When avionics supplier Bendix/King and power grid connector Tres Amigas each selected New Mexico as their new administrative headquarters, the announcements represented the kind of economic development most regions aggressively seek. Bendix/King, a Honeywell subsidiary, is expected to create up to 100 new engineering and support jobs by the end of 2012. Tres Amigas, which plans to connect three regional power grids at their superstation in Clovis, will create 15-20 jobs in Clovis, 75 – 100 high-paying jobs at a new administrative office/control center in Albuquerque and untold jobs when it completes construction of a 15,000-to-20,000 square foot training center in Rio Rancho. All of these projects are examples of classic economic development: The jobs they create are new and originate outside the local area.
But projects such as these are few, especially in a slowly recovering economy, and that’s why New Mexico has also focused on building our economy from within by supporting small and startup businesses. Eleven years ago, the state legislature established the New Mexico Small Business Investment Corporation (NMSBIC) to help businesses obtain capital to expand. With revenues from the Severance Tax Permanent Fund, NMSBIC filters capital through existing alternative loan funds managed by organizations like Accion NewMexico∙Arizona∙Colorado, The Loan Fund and WESST.
These organizations manage a portion of NMSBIC money in a fully discretionary way; they use their own underwriting standards to decide who will obtain a loan. They must be making good decisions: Since early 2004, the NMSBIC has made more than 2,400 loans through its lending partners in virtually every community in the state. Many loans go to sole proprietors.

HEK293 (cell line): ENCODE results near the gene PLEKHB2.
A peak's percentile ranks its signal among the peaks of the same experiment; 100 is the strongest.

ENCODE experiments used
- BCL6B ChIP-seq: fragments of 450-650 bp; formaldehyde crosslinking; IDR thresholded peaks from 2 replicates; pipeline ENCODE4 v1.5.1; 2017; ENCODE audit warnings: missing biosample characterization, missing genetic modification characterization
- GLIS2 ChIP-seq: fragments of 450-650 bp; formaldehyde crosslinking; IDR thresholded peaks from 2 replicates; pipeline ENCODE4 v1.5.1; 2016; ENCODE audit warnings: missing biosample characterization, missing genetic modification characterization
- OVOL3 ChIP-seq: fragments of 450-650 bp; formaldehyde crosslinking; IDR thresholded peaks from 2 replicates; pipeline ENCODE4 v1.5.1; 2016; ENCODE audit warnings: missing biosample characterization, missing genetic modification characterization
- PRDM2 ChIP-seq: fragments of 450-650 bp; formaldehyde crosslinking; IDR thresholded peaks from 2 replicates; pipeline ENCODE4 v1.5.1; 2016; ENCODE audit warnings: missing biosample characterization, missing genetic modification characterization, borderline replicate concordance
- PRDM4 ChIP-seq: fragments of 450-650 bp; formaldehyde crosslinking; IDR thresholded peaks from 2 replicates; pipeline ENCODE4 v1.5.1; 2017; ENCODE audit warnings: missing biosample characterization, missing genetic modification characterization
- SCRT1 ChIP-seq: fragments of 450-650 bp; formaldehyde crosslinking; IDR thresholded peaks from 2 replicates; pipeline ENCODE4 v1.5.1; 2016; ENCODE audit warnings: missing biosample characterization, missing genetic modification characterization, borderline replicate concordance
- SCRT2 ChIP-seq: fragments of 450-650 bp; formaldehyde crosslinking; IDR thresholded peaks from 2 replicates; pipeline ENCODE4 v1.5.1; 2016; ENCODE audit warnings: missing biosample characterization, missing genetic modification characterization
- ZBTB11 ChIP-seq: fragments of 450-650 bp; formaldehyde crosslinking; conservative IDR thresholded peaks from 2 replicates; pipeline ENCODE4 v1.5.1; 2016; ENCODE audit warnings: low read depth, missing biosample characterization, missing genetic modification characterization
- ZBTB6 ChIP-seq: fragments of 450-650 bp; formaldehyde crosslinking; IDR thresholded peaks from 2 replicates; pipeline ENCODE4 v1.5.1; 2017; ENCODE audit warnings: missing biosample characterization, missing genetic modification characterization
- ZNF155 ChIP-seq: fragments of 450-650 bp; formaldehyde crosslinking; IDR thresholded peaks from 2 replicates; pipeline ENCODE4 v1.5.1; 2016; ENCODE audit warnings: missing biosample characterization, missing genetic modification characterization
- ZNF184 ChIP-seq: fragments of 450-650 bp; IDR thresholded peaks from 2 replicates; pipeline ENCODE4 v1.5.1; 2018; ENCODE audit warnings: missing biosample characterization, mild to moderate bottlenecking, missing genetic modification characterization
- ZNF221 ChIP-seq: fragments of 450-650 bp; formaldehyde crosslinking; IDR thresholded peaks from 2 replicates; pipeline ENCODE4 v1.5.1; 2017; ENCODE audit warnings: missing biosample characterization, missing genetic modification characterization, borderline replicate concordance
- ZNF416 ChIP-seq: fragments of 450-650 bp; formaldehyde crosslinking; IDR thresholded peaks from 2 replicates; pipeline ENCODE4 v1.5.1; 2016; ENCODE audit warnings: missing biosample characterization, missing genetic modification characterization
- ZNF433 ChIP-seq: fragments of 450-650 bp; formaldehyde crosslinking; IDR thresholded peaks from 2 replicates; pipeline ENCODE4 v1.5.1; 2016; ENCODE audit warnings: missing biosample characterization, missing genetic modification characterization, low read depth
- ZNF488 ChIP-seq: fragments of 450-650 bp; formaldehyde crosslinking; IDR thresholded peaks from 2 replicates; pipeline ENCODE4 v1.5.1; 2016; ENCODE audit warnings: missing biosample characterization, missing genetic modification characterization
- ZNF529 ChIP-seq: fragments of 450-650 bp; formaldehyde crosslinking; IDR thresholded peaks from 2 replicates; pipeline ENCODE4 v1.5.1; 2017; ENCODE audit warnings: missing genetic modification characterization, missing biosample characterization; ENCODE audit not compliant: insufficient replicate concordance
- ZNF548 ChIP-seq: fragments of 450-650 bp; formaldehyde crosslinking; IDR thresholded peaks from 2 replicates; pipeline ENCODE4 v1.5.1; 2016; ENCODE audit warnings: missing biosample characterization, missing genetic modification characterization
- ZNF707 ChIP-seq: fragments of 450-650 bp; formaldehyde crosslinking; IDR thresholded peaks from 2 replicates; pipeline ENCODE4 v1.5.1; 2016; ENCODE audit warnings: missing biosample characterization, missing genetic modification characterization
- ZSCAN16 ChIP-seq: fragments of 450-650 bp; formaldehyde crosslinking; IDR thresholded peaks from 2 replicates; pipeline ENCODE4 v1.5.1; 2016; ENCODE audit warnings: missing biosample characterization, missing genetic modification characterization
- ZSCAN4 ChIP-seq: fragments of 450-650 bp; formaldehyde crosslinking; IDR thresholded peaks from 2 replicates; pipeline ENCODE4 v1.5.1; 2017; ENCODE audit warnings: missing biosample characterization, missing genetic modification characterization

The NMSBIC wasn’t formed to compete with traditional banks that best understand local markets and clients and remain the preferred source of capital. It exists to help businesses that lack access to traditional banking sources or have come up against their bank’s lending limit. These include businesses with creditworthy loan requests that were deemed too small or too risky or not well suited for the bank’s lending policies.
NMSBIC meetings, which are open to the public, are held 8-10 times a year in Albuquerque, but once a year the board hosts a forum to introduce NMSBIC financial program lenders to other communities. This year the forum will be held in Hobbs, New Mexico on August 13.
“As a NMSBIC board member of many years, I am pleased to have this opportunity to share information with members of the Lea County business community,” said Hobbs Mayor Sam Cobb. Similar meetings have been held in Alamogordo, Artesia, Carlsbad, Clayton, Clovis, Deming, Española, Farmington and Gallup.
To learn more about the NMSBIC, visit www.nmsbic.org.
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